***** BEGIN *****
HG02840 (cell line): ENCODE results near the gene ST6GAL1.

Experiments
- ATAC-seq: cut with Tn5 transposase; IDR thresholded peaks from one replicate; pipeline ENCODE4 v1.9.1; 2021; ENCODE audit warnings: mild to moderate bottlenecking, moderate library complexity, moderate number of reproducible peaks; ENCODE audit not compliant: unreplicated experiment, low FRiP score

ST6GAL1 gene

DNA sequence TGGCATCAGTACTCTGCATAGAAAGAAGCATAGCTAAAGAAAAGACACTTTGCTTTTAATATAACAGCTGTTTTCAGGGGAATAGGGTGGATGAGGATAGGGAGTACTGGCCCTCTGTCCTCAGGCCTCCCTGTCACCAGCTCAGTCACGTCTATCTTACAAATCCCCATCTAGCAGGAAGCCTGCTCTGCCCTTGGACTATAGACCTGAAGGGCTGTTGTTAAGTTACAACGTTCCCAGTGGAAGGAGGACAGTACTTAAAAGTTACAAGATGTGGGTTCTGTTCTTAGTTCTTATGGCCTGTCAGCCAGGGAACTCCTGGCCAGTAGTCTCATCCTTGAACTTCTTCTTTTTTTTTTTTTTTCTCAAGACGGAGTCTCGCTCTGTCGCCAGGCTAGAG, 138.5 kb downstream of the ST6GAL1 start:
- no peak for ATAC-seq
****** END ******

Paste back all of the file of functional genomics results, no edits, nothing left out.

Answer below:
HG02840 (cell line): ENCODE results near the gene ST6GAL1.

Experiments
- ATAC-seq: cut with Tn5 transposase; IDR thresholded peaks from one replicate; pipeline ENCODE4 v1.9.1; 2021; ENCODE audit warnings: mild to moderate bottlenecking, moderate library complexity, moderate number of reproducible peaks; ENCODE audit not compliant: unreplicated experiment, low FRiP score

ST6GAL1 gene

DNA sequence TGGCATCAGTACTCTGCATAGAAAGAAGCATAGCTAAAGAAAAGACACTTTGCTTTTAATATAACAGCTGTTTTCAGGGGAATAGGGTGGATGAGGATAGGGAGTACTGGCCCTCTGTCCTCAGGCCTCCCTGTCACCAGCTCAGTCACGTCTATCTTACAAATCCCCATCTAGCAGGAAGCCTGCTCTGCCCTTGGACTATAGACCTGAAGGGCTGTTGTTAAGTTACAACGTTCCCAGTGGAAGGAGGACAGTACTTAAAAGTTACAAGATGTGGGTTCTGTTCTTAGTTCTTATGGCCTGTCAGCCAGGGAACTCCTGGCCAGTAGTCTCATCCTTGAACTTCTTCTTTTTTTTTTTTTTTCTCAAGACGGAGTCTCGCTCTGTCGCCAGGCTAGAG, 138.5 kb downstream of the ST6GAL1 start:
- no peak for ATAC-seq